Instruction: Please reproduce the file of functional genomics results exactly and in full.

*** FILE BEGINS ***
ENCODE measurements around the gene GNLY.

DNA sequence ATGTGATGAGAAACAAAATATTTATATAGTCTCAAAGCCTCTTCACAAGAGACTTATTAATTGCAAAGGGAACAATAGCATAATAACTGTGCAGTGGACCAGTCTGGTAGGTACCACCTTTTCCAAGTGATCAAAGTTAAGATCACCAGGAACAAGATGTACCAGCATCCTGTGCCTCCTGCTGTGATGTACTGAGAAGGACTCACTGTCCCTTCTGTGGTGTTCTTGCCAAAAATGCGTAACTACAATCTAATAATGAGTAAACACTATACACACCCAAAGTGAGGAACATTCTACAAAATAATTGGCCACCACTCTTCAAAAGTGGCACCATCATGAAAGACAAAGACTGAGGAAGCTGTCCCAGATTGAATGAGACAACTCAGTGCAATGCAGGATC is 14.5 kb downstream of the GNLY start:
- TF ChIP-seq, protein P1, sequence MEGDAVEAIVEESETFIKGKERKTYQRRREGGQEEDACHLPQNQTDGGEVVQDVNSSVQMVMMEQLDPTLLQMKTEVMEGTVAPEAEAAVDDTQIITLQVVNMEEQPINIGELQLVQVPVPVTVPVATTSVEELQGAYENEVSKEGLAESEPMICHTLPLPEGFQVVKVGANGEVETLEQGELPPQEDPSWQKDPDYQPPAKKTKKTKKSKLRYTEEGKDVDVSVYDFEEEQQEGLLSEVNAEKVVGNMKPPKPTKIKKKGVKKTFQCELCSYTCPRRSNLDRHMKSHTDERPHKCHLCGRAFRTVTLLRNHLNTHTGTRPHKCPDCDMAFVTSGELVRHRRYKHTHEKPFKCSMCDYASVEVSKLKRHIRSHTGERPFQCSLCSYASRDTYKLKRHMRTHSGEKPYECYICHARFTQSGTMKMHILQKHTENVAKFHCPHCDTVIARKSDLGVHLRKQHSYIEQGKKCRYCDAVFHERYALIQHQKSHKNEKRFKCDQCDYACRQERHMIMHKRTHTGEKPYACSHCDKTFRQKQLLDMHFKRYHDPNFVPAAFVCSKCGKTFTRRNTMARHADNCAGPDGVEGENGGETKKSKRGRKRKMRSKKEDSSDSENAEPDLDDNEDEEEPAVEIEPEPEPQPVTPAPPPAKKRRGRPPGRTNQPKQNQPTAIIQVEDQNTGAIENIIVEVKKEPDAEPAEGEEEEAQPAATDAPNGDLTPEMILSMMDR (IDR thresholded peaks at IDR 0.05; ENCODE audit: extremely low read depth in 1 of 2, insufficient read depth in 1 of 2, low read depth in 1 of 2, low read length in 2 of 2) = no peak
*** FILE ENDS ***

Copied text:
ENCODE measurements around the gene GNLY.

DNA sequence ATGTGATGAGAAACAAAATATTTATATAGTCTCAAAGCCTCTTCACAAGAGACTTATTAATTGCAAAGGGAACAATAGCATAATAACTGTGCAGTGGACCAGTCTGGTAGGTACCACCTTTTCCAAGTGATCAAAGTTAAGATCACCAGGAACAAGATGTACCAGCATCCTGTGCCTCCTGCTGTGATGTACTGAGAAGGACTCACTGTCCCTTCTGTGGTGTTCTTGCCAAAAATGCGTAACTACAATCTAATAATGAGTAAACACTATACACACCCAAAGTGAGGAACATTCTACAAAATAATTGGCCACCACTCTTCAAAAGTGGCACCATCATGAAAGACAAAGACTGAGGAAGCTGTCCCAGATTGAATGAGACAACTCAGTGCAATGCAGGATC is 14.5 kb downstream of the GNLY start:
- TF ChIP-seq, protein P1, sequence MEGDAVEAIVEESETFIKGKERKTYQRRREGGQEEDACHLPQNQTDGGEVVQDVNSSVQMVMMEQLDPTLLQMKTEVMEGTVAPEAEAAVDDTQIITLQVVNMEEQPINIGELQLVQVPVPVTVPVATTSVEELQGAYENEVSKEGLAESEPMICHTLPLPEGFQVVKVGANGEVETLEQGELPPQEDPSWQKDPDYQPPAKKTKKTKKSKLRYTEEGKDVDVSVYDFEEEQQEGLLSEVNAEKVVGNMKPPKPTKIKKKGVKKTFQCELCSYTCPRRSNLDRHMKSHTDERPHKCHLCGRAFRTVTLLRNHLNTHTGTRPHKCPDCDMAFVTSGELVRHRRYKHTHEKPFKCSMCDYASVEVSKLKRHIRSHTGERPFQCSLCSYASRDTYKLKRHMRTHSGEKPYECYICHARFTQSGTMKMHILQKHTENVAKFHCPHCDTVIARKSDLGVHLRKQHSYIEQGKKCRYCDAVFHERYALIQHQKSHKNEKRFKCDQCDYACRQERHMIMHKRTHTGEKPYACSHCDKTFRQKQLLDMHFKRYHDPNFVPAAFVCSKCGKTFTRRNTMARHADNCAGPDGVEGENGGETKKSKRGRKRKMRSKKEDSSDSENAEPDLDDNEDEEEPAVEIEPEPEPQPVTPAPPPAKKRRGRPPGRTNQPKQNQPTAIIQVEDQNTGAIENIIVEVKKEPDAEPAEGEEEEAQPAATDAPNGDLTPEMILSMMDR (IDR thresholded peaks at IDR 0.05; ENCODE audit: extremely low read depth in 1 of 2, insufficient read depth in 1 of 2, low read depth in 1 of 2, low read length in 2 of 2) = no peak